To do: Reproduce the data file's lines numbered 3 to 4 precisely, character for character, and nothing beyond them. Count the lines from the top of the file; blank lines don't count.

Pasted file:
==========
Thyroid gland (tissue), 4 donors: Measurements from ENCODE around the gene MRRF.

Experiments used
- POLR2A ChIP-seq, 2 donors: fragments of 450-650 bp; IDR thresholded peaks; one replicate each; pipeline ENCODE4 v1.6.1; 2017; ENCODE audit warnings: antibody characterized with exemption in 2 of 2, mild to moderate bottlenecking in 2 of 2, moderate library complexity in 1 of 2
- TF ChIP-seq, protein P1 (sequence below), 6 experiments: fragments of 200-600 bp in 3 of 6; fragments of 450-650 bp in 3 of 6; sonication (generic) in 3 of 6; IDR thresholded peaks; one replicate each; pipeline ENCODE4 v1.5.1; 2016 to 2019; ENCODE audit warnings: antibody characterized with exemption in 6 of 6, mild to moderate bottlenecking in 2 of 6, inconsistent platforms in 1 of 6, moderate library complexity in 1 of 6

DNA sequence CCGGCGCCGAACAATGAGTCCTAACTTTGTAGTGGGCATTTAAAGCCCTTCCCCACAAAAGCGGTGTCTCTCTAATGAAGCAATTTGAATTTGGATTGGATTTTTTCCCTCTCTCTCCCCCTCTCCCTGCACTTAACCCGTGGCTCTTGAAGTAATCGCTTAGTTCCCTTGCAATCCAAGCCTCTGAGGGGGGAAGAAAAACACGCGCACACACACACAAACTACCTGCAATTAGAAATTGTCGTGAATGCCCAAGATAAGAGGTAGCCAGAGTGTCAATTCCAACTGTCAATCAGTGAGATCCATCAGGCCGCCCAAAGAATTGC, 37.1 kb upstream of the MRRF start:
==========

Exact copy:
- POLR2A ChIP-seq, 2 donors: fragments of 450-650 bp; IDR thresholded peaks; one replicate each; pipeline ENCODE4 v1.6.1; 2017; ENCODE audit warnings: antibody characterized with exemption in 2 of 2, mild to moderate bottlenecking in 2 of 2, moderate library complexity in 1 of 2
- TF ChIP-seq, protein P1 (sequence below), 6 experiments: fragments of 200-600 bp in 3 of 6; fragments of 450-650 bp in 3 of 6; sonication (generic) in 3 of 6; IDR thresholded peaks; one replicate each; pipeline ENCODE4 v1.5.1; 2016 to 2019; ENCODE audit warnings: antibody characterized with exemption in 6 of 6, mild to moderate bottlenecking in 2 of 6, inconsistent platforms in 1 of 6, moderate library complexity in 1 of 6